Tag Archives: Herbie

Classic Cars Show 2013

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I bet you can guess why it’s been so quiet at the Sunshine Scrapbook for the past few days 🙂 I’ve been practising daily with my beautiful new camera and analysing the shots to learn from them and generally just practising what I preach! Then this past weekend there was a Classic Cars Show in Johannesburg, which proved to be a great day trip with friends and my first public, lengthy use of the beastie.

Here are a few of the pics, along with my thoughts. Just for the record, I barely know my Vauxhall from my Volvo… so please bear with any automotive slurs I might make 😉

There was a large crowd attending the show, which meant that most of my shots were inevitably photobombed by random strangers. In order to have some ‘clean’ shots, I took quite a few close-ups of details on the cars.

Classic Cars Show 01

There were modern muscle cars, such as this super hot GT…

Classic Cars Show 02

…and old classics such as this enormous Grande Parisienne:

Classic Cars Show 03

The Classic Cars Show was held at the well-known Nasrec showgrounds in the south of Joburg, a venue that provides both indoor and outdoor exhibits for visitors of all ages to enjoy.

Classic Cars Show 04

The changing lighting conditions meant I had to keep an eye on my ISO settings as I moved about from shade to sunshine. It was good practice, and thankfully my D7100 has a comfortable viewfinder that displays all the exposure info clearly.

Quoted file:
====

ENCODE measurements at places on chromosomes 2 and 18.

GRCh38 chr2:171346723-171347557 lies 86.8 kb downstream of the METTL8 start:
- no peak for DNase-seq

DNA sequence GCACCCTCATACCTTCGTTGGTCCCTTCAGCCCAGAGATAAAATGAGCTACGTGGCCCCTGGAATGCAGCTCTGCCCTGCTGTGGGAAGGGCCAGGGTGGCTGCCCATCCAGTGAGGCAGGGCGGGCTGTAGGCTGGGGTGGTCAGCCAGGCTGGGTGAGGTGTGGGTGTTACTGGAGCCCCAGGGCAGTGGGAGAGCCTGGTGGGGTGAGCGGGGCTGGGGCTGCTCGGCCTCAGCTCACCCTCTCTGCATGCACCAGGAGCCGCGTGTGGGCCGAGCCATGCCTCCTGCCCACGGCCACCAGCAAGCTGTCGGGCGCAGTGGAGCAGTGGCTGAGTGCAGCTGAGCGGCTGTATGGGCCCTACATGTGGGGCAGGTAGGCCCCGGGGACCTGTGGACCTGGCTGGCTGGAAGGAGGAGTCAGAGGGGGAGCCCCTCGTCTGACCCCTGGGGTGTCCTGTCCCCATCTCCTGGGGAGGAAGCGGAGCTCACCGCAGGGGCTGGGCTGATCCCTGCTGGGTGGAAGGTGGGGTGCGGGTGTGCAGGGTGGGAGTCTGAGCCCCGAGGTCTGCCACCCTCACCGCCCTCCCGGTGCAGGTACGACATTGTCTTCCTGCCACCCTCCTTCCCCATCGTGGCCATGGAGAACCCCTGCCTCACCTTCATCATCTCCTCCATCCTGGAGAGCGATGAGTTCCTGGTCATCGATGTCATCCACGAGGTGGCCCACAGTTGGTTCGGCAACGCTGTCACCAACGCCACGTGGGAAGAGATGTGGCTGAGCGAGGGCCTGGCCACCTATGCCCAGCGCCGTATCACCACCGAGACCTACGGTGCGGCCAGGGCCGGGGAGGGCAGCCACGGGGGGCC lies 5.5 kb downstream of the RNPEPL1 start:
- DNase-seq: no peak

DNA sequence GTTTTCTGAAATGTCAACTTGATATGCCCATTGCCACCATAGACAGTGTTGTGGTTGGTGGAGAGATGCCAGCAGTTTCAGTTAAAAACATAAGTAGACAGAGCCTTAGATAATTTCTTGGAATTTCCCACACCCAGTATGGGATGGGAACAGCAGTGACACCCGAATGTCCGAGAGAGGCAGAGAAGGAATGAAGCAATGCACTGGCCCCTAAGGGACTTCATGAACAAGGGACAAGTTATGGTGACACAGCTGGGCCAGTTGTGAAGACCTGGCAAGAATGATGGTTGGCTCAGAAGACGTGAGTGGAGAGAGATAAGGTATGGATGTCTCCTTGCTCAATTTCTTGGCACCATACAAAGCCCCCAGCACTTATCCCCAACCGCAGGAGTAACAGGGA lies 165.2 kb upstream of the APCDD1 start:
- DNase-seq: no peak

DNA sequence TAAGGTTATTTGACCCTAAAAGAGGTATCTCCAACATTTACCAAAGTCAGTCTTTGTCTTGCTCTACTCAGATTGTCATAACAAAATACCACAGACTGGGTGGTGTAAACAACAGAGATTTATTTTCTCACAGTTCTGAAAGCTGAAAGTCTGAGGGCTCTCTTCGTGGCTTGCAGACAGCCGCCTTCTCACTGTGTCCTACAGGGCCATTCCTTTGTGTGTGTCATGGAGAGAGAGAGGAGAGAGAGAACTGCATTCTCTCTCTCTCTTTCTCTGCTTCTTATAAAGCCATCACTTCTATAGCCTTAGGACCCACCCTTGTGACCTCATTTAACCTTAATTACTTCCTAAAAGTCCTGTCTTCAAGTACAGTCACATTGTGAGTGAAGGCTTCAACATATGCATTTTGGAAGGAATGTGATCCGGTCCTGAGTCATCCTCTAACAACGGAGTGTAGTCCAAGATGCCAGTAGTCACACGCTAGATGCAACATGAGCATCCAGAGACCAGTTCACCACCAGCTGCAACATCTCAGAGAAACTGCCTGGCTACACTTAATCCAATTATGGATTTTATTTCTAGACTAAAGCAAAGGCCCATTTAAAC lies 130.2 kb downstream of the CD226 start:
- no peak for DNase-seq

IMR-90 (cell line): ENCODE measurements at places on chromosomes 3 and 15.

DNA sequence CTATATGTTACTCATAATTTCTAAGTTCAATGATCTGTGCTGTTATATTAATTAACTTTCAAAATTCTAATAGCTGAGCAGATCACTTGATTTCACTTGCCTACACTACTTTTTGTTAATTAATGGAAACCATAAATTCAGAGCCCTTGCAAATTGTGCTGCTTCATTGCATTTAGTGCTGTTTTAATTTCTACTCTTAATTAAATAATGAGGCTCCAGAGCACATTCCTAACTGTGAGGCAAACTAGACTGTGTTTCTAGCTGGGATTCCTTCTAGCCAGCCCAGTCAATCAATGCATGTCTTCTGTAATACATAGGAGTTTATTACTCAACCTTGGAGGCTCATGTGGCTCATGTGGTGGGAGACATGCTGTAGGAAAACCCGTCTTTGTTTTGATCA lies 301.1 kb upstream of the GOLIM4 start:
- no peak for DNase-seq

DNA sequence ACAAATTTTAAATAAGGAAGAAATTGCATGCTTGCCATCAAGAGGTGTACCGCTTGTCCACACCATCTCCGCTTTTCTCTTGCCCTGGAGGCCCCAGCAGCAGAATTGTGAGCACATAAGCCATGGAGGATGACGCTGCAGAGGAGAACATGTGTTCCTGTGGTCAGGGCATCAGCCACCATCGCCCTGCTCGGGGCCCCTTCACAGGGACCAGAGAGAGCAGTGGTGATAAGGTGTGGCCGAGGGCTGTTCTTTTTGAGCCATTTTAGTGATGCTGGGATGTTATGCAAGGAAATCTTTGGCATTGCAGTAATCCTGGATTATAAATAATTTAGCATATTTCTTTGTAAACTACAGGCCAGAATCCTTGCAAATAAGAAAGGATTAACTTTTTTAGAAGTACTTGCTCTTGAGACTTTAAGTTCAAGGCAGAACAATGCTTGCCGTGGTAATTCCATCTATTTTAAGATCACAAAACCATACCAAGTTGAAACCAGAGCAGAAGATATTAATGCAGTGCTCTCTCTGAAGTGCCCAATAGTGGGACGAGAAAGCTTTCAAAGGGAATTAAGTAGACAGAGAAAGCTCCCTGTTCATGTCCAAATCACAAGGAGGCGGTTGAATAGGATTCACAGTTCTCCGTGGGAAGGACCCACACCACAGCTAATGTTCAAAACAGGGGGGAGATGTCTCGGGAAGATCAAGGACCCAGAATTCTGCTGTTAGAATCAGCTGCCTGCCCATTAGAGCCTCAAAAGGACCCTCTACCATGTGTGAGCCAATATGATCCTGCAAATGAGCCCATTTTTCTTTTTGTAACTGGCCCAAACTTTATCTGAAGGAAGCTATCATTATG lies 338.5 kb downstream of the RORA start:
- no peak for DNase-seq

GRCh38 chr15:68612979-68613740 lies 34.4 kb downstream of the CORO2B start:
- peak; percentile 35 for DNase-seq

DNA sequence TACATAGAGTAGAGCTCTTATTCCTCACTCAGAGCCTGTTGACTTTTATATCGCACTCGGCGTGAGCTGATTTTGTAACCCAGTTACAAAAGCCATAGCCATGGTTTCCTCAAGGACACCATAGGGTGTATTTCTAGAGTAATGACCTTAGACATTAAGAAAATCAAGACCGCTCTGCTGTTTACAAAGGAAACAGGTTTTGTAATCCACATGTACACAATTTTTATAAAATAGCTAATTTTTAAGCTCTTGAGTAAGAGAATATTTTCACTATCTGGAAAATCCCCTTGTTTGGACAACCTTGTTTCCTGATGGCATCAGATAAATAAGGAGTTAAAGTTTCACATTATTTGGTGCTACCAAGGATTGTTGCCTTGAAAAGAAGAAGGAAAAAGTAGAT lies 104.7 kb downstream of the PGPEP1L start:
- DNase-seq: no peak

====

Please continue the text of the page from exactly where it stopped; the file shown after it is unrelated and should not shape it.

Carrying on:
Classic Cars Show 05

The friends with whom I attended the show helped point out which aspects of which cars I should try to capture – such as the iconic badge and spoke wheels of the Corvette above.

Classic Cars Show 06

Almost the only car I recognised for sure: I can say with confidence that the engine above is from a Cobra :mrgreen:

My eyes are naturally drawn to little details (it must be the editor in me), so I tried to capture items of interest besides the cars themselves. Here I focused on the classic furry dice dangling from the mirror:

Classic Cars Show 07

One lesson I learnt from the beastie during this photoshoot was that even though my lovely Nikon AF-S 50mm prime can open up all the way to f/1.8, it’s not ideal or desirable to shoot that wide open all the time.

For example, in the pic below it would have been better if I’d increased the depth of field to include the many interesting trophies stacked in this car’s boot (trunk), rather than just focusing on the badge. I blame it on my excitement at finally having a lens that creates that bokeh effect… but when I get over that I think I’ll take better pics!

Classic Cars Show 08

Another lesson I learnt was that the experts were right: a polarising filter would’ve been king for this sort of photography. Polarisers are used to cut glare and reflections, which would’ve been a boon considering all the cars were polished to a high sheen.

Classic Cars Show 09

The show included a few motorcycles too. I would’ve liked to have seen a few more bikes, and a wider variety of them, but since this show grows in popularity each year I’m sure that will improve in time.